We are all committed to providing programs and services that meet the needs of the youth and families we serve. But how do we know if our efforts make a difference? This training provides tools to design effective teen pregnancy prevention programs and evaluate their impact. Participants will learn how to develop a logic model; collect data; use evaluation information to make program modifications; and create reports for stakeholders and funders. Organizations are encouraged to send a team of two or more to the training for maximum benefit. Fee: $100 MOAPPP member /$125 Non-member. Fee is reduced if two or more participants register from the same organization.
This training will be led by Mary Martha Wilson from Health Teen Network, and Lori Rolleri from ETR, Inc.
Registration materials will be available in mid-May. For more information contact [email protected].
July 30 – August 2, 2007
2007 Summer Institute in Adolescent Health: Engaging Youth: Working Together With Parents And Families
Minnesota Department of Education – Conference Center B
1500 Highway 36 West, Roseville
August 2: Graduate Students Only
The research is clear – young people thrive when parents and families are included, involved and invested. Yet, with today’s challenging environments, nearly all who work with teens ask the question, “How do we get parents and families engaged?” At the 11th annual Summer Institute you will hear answers and insights, and learn first-hand from schools, clinics and youth programs that have successfully linked young people with their families. For more information visit cpheo.sph.umn.edu.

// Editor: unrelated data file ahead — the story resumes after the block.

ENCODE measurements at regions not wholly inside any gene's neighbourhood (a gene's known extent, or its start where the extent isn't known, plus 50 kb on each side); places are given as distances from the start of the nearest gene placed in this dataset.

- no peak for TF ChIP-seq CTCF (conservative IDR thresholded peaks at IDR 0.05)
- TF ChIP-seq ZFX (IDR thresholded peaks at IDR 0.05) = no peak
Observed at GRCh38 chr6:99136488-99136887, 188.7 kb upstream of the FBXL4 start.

Sabathani Community Center, Minneapolis
3:00 p.m. – 7:00 p.m.
Women of all ages are invited to a celebration of health planned for National Women’s Health Week. The free event wil feature information tables, break out discussions, health screenings, expert speakers, food and entertainment. Co-sponsored by the Powell Center for Women’s Health, the Sabathani Community Center, Minnesota Department of Health, Pro-Choice Resources, NorthPoint Health & Wellness and Centro. For more information, or to reserve a display table, contact Sara Khalfa at [email protected].